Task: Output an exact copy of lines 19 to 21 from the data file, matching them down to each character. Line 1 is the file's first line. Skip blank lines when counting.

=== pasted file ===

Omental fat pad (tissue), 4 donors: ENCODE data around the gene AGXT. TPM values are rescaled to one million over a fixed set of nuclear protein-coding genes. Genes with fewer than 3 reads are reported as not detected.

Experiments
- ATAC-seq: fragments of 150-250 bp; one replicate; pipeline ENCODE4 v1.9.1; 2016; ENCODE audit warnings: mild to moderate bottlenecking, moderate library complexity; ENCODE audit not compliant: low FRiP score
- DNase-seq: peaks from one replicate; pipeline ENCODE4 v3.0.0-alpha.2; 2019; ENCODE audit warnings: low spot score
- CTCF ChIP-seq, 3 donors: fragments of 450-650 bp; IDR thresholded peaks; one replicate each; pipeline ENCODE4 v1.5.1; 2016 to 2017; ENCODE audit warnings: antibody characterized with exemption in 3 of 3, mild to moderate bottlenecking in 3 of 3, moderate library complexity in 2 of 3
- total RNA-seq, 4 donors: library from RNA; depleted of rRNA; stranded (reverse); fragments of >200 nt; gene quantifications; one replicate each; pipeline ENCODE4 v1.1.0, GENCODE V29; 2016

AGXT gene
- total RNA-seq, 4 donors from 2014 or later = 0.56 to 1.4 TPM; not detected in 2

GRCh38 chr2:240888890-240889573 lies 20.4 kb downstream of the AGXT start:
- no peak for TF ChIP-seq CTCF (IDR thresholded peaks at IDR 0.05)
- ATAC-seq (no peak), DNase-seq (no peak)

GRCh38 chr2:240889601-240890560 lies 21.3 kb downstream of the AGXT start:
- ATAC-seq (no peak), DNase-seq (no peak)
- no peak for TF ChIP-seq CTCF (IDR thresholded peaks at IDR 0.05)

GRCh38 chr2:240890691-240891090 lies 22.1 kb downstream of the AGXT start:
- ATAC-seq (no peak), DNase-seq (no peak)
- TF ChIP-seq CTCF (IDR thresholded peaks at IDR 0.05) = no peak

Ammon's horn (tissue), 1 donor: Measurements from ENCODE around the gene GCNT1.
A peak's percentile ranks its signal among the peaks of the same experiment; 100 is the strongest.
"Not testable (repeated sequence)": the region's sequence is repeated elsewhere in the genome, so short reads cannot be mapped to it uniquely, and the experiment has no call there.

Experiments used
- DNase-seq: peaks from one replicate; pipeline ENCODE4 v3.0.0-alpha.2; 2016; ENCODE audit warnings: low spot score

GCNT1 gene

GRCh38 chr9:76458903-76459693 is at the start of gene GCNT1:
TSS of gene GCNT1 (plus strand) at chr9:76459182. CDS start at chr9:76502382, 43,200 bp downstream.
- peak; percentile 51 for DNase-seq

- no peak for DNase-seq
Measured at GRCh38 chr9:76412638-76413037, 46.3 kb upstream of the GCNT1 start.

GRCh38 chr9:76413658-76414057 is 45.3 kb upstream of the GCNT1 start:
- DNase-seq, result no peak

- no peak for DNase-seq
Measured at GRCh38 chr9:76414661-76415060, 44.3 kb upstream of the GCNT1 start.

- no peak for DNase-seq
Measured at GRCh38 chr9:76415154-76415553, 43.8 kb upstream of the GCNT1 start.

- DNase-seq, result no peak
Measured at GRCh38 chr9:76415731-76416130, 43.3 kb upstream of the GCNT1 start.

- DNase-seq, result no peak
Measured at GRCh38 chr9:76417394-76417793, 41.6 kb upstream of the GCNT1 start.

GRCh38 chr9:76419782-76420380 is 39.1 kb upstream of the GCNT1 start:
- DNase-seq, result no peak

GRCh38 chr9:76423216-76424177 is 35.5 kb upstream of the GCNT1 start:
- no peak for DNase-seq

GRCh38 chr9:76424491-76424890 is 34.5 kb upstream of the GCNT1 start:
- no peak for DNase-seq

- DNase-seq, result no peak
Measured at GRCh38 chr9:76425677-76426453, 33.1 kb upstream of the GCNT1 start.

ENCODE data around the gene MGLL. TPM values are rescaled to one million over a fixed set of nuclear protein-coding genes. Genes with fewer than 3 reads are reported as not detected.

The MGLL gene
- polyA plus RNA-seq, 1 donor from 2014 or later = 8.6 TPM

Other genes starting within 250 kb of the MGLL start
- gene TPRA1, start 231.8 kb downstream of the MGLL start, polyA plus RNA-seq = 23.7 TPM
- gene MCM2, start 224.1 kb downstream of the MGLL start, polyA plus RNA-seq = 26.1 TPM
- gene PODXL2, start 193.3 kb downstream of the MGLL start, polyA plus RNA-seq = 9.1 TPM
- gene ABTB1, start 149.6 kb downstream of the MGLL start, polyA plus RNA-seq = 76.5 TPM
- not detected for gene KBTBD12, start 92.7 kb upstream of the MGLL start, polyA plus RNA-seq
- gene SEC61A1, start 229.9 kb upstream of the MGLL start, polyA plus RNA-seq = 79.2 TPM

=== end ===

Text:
A peak's percentile ranks its signal among the peaks of the same experiment; 100 is the strongest.
"Not testable (repeated sequence)": the region's sequence is repeated elsewhere in the genome, so short reads cannot be mapped to it uniquely, and the experiment has no call there.

Experiments used